Second Union

Second Union

STAR TREK REWIND: “The Star Gazer”

“Cheers, big ears!”

SPOILERS ABOUND! BEWARE! Do androids enjoy wine? Picard seems to enjoy his supply, as he chats up his—I don’t know what she is, house lady? Her name is Laris, and she’s a rather attractive middle-aged Romulan woman. She mourns the loss of her mate, Zhaban. She asks Picard why he has “chosen to be alone.” Maybe he likes it that way. I know I’d give some portion of my soul for just a little peace and quiet, but that’s me. She thinks because she is miserable, Picard must also be miserable.

It doesn’t work that way. Go watch some And Just Like That…, Laris. Leave my boy alone. So now Picard keeps hearing her words in his android brain and fantasizes about being a young man again with his mother. Evidently (and conveniently due to Patrick Stewart’s statements to the Press recently), his father abused his mother. It’s not that I don’t think it happened, it’s just that it’s pretty low to exploit your childhood terrors to get people to watch your show is all.

Anything to escape the sexual tension with Laris, for whom he has obvious feelings. You should never drink with “the help.” Robin Williams and Arnold Schwarzenegger would, most likely, agree. The next day, Picard addresses Starfleet Academy and welcomes El-Ron or L. Ron (the guy who kills people and decapitates them), or whatever, as the first fully-fledged Romulan Starfleet cadet. Hey, that’s great. Let’s get some more murderers into the service! I’m sure there’s a lot of golf-clapping going on. I mean he did kill a bunch of people in the previous series—I’m not making it up.

Enter Seven of Nine (Jeri Ryan) stowing away in a cargo hold. She’s waiting for thieves who have come to steal medical supplies. I hate what they’ve done to her character. Rather than inquisitive and warm, she’s belligerent and hateful. I know she has a right to behave that way, considering what the writers did to her beloved Icheb, but we learn and we move on. Doji or Saji or Suri (whatever her name is) sits with an ethnically-diverse collection of bald people at a dinner and praises the Federation for lifting the ban on “synthetic” people (read: androids).

Everybody’s drinking up a storm in this episode. Are they that depressed? I guess they’d have to get drunk to wear these hideous costumes. Soji! That’s her name! Also, everybody (with the exception of dying-on-the-vine Stewart) seems to have gained twenty pounds. They’re bursting out of their polyester! Starfleet graduates are getting their first deep-space assignments, and Picard talks to his insufferable former employee, Raffi (who has been reinstated as a “Commander,” how does that happen?).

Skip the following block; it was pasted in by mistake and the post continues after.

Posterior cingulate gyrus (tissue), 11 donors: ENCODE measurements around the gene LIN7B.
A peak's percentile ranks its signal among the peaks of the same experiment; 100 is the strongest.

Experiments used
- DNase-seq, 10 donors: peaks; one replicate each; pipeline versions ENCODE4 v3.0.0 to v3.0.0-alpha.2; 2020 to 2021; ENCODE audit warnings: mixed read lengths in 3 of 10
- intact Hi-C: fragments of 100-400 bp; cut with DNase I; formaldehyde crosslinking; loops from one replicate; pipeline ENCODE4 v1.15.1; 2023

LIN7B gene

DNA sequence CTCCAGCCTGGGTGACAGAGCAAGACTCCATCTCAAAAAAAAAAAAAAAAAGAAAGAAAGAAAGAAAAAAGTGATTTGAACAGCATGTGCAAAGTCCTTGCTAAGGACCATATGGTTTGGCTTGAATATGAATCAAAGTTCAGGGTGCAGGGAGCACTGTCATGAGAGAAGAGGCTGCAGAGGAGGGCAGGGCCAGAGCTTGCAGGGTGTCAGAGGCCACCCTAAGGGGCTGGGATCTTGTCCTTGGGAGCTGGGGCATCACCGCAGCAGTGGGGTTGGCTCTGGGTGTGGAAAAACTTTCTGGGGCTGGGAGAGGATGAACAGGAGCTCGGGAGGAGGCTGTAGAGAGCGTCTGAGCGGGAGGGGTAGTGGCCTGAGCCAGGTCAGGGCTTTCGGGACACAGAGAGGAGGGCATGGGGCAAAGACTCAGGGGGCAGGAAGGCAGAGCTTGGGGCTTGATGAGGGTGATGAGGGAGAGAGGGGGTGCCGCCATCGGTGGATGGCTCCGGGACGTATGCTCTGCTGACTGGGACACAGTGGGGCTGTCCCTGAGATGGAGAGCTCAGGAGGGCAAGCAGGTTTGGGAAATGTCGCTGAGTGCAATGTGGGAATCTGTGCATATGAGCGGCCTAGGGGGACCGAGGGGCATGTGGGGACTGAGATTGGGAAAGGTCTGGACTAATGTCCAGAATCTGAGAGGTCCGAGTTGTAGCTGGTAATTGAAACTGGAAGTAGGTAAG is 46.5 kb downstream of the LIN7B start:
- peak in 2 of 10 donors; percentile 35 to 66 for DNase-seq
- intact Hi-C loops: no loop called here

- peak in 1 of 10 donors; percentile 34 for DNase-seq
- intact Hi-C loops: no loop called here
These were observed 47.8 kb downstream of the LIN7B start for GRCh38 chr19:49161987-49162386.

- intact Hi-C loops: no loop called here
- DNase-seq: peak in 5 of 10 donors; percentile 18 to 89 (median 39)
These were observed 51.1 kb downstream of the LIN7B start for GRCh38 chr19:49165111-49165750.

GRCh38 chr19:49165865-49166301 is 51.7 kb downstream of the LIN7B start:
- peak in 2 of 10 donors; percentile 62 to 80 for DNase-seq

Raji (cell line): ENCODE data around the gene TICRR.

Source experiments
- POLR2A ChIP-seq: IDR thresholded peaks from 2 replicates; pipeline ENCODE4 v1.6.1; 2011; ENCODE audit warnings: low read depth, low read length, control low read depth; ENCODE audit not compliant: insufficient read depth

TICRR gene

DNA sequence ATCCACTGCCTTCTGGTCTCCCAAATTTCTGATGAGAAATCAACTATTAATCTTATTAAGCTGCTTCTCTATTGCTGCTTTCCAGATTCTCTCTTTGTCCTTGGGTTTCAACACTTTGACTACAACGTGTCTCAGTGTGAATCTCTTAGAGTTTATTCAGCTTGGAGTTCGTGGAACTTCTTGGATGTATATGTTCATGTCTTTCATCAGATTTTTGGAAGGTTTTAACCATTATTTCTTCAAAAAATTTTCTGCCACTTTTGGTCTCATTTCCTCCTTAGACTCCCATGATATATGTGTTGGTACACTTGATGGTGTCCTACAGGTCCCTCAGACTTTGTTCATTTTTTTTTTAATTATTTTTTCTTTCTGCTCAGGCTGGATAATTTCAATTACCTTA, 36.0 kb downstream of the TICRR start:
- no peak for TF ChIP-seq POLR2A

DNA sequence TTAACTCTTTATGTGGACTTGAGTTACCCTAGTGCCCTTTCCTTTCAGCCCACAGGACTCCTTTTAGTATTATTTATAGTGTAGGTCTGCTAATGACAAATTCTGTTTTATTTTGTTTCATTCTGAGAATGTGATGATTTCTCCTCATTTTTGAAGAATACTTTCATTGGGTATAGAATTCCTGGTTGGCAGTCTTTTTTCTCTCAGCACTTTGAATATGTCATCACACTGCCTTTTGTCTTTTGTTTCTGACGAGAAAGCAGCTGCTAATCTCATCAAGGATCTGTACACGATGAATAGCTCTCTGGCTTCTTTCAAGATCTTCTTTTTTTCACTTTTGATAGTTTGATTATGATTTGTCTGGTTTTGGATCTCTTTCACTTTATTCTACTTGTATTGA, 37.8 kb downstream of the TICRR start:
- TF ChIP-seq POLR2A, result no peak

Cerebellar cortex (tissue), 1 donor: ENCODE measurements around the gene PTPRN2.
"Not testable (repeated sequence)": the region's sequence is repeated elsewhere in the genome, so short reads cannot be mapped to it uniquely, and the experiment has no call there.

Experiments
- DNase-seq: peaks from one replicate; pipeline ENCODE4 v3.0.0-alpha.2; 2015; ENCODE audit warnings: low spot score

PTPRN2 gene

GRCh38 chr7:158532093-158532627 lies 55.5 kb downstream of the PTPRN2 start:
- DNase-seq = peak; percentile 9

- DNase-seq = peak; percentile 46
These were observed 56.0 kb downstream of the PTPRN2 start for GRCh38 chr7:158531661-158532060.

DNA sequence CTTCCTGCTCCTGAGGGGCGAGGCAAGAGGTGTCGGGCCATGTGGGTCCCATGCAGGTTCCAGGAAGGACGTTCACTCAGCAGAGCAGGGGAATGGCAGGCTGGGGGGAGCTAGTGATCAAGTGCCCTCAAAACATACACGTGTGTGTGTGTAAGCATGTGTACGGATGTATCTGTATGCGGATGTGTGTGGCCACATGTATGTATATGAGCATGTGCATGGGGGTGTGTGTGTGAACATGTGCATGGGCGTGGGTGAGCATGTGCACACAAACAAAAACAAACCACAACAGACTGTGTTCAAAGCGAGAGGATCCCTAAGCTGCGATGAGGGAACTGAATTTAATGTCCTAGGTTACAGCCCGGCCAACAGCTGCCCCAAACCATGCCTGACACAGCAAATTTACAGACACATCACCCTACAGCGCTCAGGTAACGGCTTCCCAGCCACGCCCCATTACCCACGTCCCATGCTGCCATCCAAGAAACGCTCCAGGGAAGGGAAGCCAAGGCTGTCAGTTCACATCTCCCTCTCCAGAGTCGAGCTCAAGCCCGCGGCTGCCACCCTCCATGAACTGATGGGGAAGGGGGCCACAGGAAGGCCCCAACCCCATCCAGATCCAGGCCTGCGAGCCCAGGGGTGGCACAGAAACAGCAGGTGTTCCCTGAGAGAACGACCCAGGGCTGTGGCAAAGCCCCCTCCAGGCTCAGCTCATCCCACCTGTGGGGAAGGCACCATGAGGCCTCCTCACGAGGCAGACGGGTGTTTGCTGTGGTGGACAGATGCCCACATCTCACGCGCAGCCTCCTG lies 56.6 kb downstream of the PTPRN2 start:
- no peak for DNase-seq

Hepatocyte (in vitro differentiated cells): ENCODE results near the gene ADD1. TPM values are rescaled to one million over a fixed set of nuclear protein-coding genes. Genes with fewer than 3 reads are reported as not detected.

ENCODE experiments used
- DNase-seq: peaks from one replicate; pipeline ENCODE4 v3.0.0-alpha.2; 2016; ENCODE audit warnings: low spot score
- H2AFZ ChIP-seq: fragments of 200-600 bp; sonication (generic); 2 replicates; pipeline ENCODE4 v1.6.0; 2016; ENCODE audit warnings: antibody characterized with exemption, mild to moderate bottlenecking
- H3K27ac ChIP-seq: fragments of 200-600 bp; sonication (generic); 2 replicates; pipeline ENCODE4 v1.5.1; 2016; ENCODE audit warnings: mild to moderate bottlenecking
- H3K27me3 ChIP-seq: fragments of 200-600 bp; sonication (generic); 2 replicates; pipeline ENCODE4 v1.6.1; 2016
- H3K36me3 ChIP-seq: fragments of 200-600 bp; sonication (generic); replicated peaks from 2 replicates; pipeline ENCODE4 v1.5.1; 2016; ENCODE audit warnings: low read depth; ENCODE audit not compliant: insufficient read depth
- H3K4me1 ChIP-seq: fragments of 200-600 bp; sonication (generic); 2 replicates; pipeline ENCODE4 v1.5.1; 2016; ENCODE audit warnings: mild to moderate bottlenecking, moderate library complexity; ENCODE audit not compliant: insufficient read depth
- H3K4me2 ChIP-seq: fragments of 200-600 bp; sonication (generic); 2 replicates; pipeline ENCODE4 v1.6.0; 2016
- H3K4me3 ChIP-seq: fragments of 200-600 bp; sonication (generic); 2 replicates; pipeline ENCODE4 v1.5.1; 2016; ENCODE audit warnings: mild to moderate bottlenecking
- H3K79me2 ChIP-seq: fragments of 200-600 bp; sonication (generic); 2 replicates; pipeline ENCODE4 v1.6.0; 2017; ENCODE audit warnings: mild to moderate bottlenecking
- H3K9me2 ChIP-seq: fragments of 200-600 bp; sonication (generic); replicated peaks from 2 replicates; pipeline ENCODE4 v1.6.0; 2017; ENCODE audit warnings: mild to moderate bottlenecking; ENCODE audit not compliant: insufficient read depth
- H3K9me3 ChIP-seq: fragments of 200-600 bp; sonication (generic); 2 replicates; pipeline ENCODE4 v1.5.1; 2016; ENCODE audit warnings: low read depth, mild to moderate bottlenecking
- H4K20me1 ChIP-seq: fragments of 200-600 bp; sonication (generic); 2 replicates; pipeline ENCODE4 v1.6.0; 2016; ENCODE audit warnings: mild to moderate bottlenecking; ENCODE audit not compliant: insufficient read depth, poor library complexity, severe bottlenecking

Again, everybody’s so preoccupied with Picard’s loneliness, that it’s getting to be a bit obnoxious. Mind your own damned business. Okay, I’m really confused. Captain Rios commands the USS Stargazer, and he has the Kristen Bell knockoff (I’ll call her Agnes from now on, I promise) on board as … what? Some kind of Complaining Officer? The Stargazer receives a message (from SPACE!) saying, “Help us, Picard!” Doesn’t anyone ever, you know, pray to God anymore? I say that as an atheist. Why do we pray to old men who can barely walk?

Later, Picard meets up with Guinan (Whoopi Goldberg) who has visibly aged (but only, she explains, because she wants to—huh?), and discusses his loneliness with her. This is an episode? Just sitting around drinking heavily and talking about being lonely? He doesn’t want to die alone. I know the feeling. I’ve thought more about death in the last two months than at any other time in my life. It’s not necessarily connected to my age, either. I’ve watched people younger than me die. The idea is horrifying and selfish at the same time.

On the other hand, Picard is pure narcissism, completely self-absorbed. At a time when the central character should be helping others, he is consumed in worry for his own personal comfort. A Starfleet admiral visits Picard and asks for his help after receiving information from the Stargazer. He takes off without telling Laris. Jerk. Orla Brady’s performance as Laris is the most authentic of the entire cast. She acts as though she genuinely loves Jean-Luc Picard. And (fitting for this show) we don’t get enough of her.

Within moments, he’s on the Stargazer, and this is where I notice we’re moving at a slightly faster pace than the previous series, but when all is said and done, we’ve only had two plot points: Picard’s loneliness and the signal from space. As it happens, a rather pretty Borg ship emerges from a rift. It looks like a big, machine-constructed flower/vagina. Pretty! Seven of Nine advises Picard to destroy the ship, while Agnes (Allison Pill, the drummer from Scott Pilgrim) sees it as an opportunity to study them.

The Borg wish to “negotiate” with Picard. Their queen or “representative” materializes on the bridge of the Stargazer and asks for peace, but then Doctor Octopus-like tentacles shoot out of its back and take control of the ship’s computer, assimilating the ship (and corresponding fleet). The ruse of peace enables the Borg to take over the fleet. Picard orders self-destruct. When it appears the ship has been destroyed, Picard wakes in a strange fugue; his home but neglected.

When he demands to know what has happened, he is visited by Q (John de Lancie), who tells him the trial has never ended! My guess? This is a variation of the sixth season episode, “Tapestry,” but not just for Picard, but for all the characters. Q has provided Picard with a possible future as a result of Borg assimilation. I have to say this looks much more interesting than the previous series. Hopefully, we’ll get somewhere constructive this time around.

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